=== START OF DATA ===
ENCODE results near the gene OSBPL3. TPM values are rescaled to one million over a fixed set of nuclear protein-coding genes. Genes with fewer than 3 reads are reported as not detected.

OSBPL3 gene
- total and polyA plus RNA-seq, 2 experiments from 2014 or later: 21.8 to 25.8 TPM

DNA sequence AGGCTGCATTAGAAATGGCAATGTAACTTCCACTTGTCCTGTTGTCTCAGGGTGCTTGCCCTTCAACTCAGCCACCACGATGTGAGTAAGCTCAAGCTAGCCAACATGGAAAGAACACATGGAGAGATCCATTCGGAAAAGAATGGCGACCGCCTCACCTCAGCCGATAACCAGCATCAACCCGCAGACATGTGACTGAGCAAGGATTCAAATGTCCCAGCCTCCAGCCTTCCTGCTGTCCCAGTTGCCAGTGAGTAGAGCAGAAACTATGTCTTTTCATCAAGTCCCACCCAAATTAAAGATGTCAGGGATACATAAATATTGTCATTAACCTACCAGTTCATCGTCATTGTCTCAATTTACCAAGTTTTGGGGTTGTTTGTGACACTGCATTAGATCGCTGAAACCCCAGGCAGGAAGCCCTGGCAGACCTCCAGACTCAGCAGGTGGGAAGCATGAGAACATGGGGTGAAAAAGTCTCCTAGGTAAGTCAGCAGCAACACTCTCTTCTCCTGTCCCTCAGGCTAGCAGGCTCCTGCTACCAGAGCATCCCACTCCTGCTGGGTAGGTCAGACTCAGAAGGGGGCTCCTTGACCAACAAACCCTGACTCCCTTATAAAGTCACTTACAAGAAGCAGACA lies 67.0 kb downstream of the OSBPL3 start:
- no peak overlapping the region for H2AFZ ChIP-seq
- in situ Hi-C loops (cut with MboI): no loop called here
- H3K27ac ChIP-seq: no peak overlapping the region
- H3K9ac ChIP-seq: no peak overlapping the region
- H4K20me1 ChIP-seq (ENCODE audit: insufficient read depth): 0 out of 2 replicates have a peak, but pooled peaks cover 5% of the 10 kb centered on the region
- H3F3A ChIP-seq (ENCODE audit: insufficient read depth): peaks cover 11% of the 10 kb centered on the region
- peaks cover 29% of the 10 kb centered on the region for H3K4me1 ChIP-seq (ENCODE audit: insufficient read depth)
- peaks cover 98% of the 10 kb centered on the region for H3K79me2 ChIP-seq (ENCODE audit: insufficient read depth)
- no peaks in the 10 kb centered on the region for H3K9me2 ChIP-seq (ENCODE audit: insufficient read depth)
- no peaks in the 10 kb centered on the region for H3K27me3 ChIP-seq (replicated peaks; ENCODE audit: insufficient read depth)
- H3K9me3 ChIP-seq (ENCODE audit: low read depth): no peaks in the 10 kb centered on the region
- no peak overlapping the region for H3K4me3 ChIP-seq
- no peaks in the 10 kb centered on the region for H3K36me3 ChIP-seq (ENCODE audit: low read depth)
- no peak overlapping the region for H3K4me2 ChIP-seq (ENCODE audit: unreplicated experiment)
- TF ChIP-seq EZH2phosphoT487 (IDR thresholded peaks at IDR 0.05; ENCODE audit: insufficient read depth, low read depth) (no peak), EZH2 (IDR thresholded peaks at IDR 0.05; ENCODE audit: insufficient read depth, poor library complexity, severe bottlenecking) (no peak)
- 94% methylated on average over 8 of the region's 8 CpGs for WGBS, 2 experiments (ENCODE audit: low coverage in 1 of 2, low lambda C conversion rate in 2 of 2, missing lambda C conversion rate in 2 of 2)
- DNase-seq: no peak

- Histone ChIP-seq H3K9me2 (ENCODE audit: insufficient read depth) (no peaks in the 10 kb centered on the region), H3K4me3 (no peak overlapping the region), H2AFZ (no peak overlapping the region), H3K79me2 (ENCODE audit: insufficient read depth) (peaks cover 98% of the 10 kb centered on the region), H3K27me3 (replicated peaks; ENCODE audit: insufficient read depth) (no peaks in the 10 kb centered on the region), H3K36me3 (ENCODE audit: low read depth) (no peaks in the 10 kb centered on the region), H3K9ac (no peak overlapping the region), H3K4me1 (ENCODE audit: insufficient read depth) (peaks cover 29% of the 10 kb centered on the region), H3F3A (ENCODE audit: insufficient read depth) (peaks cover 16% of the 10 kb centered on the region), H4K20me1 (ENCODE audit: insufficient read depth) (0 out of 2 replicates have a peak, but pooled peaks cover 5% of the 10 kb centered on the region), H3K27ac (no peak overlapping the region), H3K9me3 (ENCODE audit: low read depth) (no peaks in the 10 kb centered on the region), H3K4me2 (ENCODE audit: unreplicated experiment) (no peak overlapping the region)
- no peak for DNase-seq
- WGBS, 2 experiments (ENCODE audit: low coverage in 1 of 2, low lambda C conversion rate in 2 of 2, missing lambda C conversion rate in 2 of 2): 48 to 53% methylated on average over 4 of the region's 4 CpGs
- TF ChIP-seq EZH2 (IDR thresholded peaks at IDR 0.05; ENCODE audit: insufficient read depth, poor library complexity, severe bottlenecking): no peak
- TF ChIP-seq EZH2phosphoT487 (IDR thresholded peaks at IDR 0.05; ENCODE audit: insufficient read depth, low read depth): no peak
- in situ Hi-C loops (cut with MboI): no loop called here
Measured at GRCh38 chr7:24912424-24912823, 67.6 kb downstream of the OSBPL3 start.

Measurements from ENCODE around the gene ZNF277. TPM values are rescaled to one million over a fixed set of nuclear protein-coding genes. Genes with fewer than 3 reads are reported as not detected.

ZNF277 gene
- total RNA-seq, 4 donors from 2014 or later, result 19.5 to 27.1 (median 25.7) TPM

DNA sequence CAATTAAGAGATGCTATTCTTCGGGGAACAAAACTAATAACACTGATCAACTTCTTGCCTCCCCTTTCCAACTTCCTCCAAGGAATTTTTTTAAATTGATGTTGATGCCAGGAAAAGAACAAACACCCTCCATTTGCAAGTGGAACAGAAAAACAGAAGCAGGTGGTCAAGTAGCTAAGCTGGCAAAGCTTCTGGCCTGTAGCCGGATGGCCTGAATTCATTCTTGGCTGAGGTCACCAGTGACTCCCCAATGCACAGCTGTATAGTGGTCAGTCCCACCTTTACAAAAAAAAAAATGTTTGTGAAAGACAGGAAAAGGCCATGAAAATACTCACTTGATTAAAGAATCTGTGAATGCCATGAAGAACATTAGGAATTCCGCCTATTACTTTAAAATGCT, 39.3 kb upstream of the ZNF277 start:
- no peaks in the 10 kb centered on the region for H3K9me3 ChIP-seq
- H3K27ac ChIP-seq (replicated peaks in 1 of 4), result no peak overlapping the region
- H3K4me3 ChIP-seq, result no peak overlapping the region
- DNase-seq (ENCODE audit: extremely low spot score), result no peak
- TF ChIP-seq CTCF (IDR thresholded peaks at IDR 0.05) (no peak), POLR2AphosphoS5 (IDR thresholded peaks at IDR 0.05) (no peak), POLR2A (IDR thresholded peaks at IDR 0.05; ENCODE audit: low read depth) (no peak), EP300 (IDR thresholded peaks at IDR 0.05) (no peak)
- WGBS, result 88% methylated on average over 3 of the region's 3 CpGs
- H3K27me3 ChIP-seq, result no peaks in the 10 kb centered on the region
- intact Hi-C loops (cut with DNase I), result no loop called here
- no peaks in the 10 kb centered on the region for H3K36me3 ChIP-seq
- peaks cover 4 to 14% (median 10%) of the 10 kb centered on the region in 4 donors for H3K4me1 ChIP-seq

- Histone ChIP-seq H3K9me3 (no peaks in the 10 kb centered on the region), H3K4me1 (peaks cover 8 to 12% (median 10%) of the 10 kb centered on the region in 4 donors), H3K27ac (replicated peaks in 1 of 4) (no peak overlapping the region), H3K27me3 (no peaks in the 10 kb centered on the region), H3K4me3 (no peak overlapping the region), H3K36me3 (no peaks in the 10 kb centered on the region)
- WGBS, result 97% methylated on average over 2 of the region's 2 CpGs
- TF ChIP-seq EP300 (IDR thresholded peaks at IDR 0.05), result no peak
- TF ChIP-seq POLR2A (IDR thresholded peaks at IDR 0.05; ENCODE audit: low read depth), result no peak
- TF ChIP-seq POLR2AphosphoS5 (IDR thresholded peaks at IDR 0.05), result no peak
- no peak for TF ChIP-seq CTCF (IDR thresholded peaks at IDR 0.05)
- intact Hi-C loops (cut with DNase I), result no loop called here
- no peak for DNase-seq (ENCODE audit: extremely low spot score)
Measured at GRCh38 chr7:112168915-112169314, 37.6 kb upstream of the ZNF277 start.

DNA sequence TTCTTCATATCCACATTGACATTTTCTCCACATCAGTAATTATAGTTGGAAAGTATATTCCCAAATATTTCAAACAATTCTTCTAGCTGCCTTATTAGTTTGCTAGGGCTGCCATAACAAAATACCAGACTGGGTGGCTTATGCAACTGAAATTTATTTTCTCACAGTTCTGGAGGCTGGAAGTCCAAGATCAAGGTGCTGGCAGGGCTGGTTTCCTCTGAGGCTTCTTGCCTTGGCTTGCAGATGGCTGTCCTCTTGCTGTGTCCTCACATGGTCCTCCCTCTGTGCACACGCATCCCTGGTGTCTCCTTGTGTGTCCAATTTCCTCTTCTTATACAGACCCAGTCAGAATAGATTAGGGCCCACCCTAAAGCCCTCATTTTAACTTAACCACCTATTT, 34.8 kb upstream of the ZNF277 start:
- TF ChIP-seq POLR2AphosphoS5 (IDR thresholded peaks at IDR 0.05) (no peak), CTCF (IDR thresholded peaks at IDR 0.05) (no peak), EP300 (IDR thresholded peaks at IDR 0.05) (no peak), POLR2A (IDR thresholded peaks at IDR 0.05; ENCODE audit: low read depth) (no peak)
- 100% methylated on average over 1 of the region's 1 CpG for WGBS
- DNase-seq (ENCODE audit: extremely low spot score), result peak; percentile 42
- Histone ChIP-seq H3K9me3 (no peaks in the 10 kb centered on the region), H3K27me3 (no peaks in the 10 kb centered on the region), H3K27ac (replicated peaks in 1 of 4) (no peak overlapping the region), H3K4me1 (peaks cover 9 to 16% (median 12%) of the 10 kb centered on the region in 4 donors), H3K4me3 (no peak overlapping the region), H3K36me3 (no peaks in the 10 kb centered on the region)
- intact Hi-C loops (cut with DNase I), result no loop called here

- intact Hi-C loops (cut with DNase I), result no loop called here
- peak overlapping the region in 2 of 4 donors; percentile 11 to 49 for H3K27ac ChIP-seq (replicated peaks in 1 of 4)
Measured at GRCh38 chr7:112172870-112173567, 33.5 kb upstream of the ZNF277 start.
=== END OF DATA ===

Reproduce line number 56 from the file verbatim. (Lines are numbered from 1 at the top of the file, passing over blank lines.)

- Histone ChIP-seq H3K9me3 (no peaks in the 10 kb centered on the region), H3K27me3 (no peaks in the 10 kb centered on the region), H3K27ac (replicated peaks in 1 of 4) (no peak overlapping the region), H3K4me1 (peaks cover 9 to 16% (median 12%) of the 10 kb centered on the region in 4 donors), H3K4me3 (no peak overlapping the region), H3K36me3 (no peaks in the 10 kb centered on the region)